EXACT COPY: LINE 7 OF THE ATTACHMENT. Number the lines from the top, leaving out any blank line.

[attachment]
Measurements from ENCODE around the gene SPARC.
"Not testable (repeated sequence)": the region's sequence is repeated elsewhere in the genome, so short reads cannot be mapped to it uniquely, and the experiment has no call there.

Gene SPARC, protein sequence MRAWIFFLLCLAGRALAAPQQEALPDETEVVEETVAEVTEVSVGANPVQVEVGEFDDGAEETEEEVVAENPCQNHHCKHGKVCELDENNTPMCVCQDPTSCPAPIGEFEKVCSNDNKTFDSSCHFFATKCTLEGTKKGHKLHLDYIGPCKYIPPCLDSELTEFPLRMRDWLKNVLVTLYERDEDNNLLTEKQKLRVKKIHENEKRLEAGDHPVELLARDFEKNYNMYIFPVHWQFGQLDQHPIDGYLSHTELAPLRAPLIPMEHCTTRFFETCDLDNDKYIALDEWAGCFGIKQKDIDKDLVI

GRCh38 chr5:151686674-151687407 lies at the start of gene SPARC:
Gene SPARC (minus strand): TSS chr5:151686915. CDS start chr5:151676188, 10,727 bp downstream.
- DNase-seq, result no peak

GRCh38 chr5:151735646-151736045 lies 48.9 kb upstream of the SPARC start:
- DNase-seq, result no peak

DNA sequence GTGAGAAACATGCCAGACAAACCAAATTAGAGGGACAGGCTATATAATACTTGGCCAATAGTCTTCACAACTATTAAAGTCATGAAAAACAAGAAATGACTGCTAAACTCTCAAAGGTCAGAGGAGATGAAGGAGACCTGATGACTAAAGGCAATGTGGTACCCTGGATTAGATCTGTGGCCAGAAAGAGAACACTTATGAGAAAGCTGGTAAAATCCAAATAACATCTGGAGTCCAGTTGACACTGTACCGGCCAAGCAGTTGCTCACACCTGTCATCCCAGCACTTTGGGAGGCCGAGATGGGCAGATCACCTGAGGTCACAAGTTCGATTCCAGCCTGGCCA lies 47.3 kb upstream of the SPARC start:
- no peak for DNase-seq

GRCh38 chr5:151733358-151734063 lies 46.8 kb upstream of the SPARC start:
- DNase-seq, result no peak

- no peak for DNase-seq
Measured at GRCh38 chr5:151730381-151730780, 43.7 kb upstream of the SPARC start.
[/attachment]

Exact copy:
GRCh38 chr5:151735646-151736045 lies 48.9 kb upstream of the SPARC start: